One thing I’ve seen improv scenes saved by quickly establishing a relationship that started well before the scene did.
From the inside, on stage, I’ve done this by looking my partner in the eye and giving them a name. That’s it. That says right away, “We know each other. We have known each other. We’ve probably been through this before and this is the day that something changes.” Then they have to react on how they’ve felt by witnessing this behavior repeatedly. It also sets the scene up to be that moment of change and realization.
I saw another floundering scene at an open jam pick up quickly when one player asked, “Remember when we were in band together?” That scene went from possible strangers on a first date to two old friends having a first date. It was nearly saved before someone jumped out of the wings to break that momentum. Suddenly she wasn’t putting up with his silliness out of a botched random match-up. Suddenly she was reaching deeper into his silliness through the lens of a rich and shared past. It was remarkable.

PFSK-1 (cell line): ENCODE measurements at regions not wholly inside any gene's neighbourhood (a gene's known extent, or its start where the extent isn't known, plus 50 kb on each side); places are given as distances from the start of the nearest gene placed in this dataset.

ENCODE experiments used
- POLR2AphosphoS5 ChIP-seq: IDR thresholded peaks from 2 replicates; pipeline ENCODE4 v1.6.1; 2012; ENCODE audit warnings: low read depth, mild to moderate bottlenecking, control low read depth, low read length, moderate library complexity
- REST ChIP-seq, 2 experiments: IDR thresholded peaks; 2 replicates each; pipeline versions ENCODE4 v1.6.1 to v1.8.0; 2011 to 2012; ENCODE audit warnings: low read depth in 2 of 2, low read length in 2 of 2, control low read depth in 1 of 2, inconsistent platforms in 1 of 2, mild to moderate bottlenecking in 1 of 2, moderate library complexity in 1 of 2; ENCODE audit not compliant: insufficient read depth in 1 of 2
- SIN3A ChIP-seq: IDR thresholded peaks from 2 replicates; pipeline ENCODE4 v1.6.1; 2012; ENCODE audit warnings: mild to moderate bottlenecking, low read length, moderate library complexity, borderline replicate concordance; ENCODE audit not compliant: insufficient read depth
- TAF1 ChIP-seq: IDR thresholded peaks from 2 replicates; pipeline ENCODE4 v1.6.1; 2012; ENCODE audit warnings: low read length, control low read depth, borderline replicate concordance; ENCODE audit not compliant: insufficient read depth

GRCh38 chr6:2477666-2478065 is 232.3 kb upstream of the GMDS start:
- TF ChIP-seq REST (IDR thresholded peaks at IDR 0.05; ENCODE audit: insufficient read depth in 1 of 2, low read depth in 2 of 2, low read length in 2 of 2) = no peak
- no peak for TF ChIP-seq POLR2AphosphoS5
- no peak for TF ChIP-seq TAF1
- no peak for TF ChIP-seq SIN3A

Establishing any kind of past instantly adds gravity for everyone involved. It can be as simple as, “I know how you feel, Calvin,” or with as many details as you can get out in one breath. Then, when there’s gravity, the moment in the present matters immensely. That’s when a large, dramatic change can happen. Personal revelations. Resolutions. New beginnings or final endings. Instead of a vignette of goofballs, the audience gets to feel the human experience. It’s almost always wonderful that way.
This has become both a tool for me and a joy to see from the audience.